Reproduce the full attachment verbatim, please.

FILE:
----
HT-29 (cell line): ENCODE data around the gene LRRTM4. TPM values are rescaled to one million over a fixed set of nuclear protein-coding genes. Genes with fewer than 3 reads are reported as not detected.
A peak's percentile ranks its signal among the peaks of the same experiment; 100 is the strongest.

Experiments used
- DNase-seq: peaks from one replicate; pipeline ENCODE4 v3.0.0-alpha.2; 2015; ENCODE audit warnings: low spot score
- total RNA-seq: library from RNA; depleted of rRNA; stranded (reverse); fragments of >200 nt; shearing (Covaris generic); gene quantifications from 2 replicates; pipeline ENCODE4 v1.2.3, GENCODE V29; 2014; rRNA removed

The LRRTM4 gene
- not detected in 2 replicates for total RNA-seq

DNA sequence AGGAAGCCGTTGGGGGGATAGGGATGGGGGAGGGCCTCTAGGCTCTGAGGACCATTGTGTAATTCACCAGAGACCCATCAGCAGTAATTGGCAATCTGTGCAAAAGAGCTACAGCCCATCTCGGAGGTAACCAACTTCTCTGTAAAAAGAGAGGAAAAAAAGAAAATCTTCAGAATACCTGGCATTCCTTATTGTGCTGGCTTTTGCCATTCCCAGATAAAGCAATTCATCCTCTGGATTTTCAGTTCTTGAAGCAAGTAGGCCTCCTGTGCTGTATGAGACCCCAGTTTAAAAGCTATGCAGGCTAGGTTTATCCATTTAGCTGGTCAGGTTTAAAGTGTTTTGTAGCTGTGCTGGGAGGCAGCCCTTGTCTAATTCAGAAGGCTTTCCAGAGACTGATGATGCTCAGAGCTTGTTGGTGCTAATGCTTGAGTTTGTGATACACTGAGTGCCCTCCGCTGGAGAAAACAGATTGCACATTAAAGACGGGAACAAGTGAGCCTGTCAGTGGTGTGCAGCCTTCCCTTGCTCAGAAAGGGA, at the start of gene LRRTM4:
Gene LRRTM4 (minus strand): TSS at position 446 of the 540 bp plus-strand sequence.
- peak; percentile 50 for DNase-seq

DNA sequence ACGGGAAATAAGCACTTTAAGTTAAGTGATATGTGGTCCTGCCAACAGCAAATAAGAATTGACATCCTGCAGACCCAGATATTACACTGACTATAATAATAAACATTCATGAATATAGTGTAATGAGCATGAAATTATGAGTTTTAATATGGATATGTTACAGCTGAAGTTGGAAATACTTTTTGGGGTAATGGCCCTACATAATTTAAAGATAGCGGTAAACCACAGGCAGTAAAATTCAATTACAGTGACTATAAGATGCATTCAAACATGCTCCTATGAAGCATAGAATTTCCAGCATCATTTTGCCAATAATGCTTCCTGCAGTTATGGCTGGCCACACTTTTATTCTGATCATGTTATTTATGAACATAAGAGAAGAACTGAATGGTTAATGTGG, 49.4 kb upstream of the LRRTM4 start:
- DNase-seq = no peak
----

HT-29 (cell line): ENCODE data around the gene LRRTM4. TPM values are rescaled to one million over a fixed set of nuclear protein-coding genes. Genes with fewer than 3 reads are reported as not detected.
A peak's percentile ranks its signal among the peaks of the same experiment; 100 is the strongest.

Experiments used
- DNase-seq: peaks from one replicate; pipeline ENCODE4 v3.0.0-alpha.2; 2015; ENCODE audit warnings: low spot score
- total RNA-seq: library from RNA; depleted of rRNA; stranded (reverse); fragments of >200 nt; shearing (Covaris generic); gene quantifications from 2 replicates; pipeline ENCODE4 v1.2.3, GENCODE V29; 2014; rRNA removed

The LRRTM4 gene
- not detected in 2 replicates for total RNA-seq

DNA sequence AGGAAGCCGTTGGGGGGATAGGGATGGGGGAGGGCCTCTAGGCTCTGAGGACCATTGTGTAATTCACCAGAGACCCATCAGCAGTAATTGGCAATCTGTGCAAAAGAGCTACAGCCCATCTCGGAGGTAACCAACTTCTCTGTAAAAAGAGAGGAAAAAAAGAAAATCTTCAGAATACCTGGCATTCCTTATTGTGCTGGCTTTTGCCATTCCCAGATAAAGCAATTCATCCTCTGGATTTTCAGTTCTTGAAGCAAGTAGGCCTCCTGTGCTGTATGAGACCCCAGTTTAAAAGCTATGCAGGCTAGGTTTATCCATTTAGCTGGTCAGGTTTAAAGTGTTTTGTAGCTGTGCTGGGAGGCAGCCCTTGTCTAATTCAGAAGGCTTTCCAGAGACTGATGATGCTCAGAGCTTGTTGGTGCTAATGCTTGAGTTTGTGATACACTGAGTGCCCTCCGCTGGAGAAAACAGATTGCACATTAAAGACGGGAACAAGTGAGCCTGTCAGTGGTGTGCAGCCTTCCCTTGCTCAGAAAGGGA, at the start of gene LRRTM4:
Gene LRRTM4 (minus strand): TSS at position 446 of the 540 bp plus-strand sequence.
- peak; percentile 50 for DNase-seq

DNA sequence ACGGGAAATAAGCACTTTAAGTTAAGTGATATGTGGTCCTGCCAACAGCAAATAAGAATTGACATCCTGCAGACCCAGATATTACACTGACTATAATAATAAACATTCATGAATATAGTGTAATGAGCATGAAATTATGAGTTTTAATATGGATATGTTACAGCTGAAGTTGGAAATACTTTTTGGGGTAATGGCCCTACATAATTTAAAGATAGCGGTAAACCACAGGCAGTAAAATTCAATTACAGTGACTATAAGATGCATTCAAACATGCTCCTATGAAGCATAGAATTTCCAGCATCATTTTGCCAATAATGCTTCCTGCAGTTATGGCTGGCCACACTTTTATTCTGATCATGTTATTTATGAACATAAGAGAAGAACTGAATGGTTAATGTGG, 49.4 kb upstream of the LRRTM4 start:
- DNase-seq = no peak